Jim Gerhold

commented on Aug 19, 2013

It is a great illustration. You might not agree with doctrine or the way it is presented, just write it to your thoughts and heart. I liked it overall, but you won't recognize it when you see me do it for my church...

Keith B

commented on Aug 19, 2013

To be honest, I thought it was overly busy and involved. I thought the chairs distracted from the message.

Stephen Hayes

commented on Aug 19, 2013

I remember this as kid...we called it musical chairs. It might work better if one were to use two sofas.

James Phelps

commented on Aug 19, 2013

Without doubt when we come into the presence of God we become concious of our sin. As John 16:8 says, "The Holy Spirit, when He has come, He will convict the world of sin, and of righteousness, and of judgment." However, when we come into the presence of God it is the love of God that draws us and the holiness of God through the Holy Spirit that convicts us and makes us concious of our sin. When we respond to that conviction it is the love of God that changes the sinful heart and gives new life. He made the statement that " God does not so much confront us with our sin, but with His love." I agree with this statement to some degree but it is not his love alone that does the work, simply because no one can be saved until they first realize they need a savior, which comes through becoming concious of sin. Whadda ya thank?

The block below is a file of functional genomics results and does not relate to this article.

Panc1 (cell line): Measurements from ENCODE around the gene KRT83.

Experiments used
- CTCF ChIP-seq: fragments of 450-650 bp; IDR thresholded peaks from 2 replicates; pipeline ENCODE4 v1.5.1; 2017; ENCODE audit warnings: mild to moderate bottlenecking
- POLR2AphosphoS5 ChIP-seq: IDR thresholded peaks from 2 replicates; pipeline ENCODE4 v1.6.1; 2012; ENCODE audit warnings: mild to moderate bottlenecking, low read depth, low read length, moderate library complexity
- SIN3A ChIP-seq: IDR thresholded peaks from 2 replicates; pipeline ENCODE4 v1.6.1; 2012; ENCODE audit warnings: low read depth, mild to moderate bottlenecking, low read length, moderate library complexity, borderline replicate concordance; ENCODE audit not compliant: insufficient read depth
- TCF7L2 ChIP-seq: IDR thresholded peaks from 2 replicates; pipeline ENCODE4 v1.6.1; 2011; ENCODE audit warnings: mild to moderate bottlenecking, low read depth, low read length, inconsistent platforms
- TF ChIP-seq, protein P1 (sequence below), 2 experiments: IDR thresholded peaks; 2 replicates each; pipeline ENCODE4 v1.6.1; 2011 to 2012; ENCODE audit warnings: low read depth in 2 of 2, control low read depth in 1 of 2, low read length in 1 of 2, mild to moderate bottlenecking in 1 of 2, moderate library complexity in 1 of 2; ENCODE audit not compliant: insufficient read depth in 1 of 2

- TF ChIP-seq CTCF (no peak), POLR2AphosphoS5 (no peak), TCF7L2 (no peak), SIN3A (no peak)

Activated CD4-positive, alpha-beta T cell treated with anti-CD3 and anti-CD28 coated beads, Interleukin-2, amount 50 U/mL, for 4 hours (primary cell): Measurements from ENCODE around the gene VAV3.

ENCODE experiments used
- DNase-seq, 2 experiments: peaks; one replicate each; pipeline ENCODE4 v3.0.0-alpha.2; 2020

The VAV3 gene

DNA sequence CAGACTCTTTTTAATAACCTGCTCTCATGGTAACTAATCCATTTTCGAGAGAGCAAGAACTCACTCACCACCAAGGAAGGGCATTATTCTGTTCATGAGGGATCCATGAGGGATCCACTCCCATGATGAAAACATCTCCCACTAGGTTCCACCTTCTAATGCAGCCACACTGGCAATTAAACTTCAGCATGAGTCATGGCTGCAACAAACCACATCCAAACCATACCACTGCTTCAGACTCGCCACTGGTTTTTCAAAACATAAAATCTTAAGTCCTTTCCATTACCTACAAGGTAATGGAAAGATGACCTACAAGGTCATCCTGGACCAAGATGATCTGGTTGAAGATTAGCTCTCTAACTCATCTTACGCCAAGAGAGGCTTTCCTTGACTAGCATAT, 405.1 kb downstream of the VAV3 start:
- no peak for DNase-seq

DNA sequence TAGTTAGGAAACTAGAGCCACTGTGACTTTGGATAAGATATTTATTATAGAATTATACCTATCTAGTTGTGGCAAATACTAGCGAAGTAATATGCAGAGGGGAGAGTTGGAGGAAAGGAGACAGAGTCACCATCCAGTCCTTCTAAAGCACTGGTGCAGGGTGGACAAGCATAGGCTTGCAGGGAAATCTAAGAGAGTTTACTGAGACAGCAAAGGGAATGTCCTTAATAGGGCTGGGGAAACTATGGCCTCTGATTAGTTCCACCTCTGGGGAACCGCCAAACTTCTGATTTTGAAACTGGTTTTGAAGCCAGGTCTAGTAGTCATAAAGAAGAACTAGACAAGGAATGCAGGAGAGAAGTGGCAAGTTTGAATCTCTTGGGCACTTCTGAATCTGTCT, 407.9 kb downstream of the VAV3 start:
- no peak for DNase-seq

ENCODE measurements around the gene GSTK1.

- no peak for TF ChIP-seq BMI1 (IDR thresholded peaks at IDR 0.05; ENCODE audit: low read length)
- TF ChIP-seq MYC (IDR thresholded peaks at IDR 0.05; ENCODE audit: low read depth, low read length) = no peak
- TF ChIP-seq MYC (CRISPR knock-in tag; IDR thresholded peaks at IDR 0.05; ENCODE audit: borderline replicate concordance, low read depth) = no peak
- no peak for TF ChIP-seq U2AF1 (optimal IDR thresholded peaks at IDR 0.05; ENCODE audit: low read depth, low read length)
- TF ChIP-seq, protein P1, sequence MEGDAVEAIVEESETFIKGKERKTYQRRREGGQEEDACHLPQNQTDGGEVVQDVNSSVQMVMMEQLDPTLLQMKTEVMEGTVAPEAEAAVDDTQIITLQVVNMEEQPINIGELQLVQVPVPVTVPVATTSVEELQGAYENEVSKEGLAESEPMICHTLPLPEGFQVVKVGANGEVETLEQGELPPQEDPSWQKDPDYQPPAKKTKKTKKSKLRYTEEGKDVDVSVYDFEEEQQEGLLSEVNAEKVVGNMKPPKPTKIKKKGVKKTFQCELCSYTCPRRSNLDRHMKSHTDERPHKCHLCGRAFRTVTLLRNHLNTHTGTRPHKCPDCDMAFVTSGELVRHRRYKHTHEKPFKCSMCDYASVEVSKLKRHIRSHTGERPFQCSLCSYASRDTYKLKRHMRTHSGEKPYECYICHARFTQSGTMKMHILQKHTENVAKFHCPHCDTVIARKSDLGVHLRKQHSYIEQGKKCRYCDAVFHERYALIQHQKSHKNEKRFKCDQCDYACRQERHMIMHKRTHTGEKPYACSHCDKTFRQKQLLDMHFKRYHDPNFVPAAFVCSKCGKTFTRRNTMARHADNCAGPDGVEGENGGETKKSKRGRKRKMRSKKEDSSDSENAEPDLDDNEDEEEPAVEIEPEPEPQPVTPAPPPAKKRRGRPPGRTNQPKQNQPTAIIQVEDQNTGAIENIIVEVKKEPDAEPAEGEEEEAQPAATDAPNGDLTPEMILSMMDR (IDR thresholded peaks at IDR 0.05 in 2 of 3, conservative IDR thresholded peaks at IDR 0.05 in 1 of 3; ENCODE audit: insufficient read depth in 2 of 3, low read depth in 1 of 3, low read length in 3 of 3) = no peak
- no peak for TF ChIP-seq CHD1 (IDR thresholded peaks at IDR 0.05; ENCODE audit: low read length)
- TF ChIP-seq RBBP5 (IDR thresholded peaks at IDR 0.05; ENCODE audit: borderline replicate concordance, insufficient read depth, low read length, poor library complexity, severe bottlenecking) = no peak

Randall Starkey

commented on Aug 19, 2013